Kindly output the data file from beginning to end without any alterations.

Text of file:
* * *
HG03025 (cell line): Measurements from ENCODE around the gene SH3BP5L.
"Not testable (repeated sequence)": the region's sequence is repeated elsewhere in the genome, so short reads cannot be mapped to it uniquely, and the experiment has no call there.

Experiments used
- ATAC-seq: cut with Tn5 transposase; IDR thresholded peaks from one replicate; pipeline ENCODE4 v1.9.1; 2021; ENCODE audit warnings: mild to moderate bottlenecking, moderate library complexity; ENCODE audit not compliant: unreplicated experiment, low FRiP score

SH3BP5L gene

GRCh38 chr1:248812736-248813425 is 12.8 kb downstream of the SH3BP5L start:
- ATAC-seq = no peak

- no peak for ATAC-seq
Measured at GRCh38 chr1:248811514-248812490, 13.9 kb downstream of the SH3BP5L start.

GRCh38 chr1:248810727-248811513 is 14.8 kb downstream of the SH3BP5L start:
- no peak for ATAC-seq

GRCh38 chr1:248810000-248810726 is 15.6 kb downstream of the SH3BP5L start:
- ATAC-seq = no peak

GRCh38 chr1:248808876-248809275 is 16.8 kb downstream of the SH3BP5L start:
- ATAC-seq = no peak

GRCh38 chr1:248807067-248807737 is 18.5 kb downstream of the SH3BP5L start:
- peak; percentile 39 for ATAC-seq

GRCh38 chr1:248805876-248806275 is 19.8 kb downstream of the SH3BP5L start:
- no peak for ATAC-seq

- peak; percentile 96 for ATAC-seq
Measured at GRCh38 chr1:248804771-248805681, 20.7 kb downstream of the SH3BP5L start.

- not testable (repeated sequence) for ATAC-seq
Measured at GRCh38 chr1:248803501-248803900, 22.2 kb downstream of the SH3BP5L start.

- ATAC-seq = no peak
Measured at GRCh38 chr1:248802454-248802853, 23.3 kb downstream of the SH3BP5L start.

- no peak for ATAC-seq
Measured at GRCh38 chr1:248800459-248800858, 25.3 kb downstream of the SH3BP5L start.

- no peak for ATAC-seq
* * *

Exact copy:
HG03025 (cell line): Measurements from ENCODE around the gene SH3BP5L.
"Not testable (repeated sequence)": the region's sequence is repeated elsewhere in the genome, so short reads cannot be mapped to it uniquely, and the experiment has no call there.

Experiments used
- ATAC-seq: cut with Tn5 transposase; IDR thresholded peaks from one replicate; pipeline ENCODE4 v1.9.1; 2021; ENCODE audit warnings: mild to moderate bottlenecking, moderate library complexity; ENCODE audit not compliant: unreplicated experiment, low FRiP score

SH3BP5L gene

GRCh38 chr1:248812736-248813425 is 12.8 kb downstream of the SH3BP5L start:
- ATAC-seq = no peak

- no peak for ATAC-seq
Measured at GRCh38 chr1:248811514-248812490, 13.9 kb downstream of the SH3BP5L start.

GRCh38 chr1:248810727-248811513 is 14.8 kb downstream of the SH3BP5L start:
- no peak for ATAC-seq

GRCh38 chr1:248810000-248810726 is 15.6 kb downstream of the SH3BP5L start:
- ATAC-seq = no peak

GRCh38 chr1:248808876-248809275 is 16.8 kb downstream of the SH3BP5L start:
- ATAC-seq = no peak

GRCh38 chr1:248807067-248807737 is 18.5 kb downstream of the SH3BP5L start:
- peak; percentile 39 for ATAC-seq

GRCh38 chr1:248805876-248806275 is 19.8 kb downstream of the SH3BP5L start:
- no peak for ATAC-seq

- peak; percentile 96 for ATAC-seq
Measured at GRCh38 chr1:248804771-248805681, 20.7 kb downstream of the SH3BP5L start.

- not testable (repeated sequence) for ATAC-seq
Measured at GRCh38 chr1:248803501-248803900, 22.2 kb downstream of the SH3BP5L start.

- ATAC-seq = no peak
Measured at GRCh38 chr1:248802454-248802853, 23.3 kb downstream of the SH3BP5L start.

- no peak for ATAC-seq
Measured at GRCh38 chr1:248800459-248800858, 25.3 kb downstream of the SH3BP5L start.

- no peak for ATAC-seq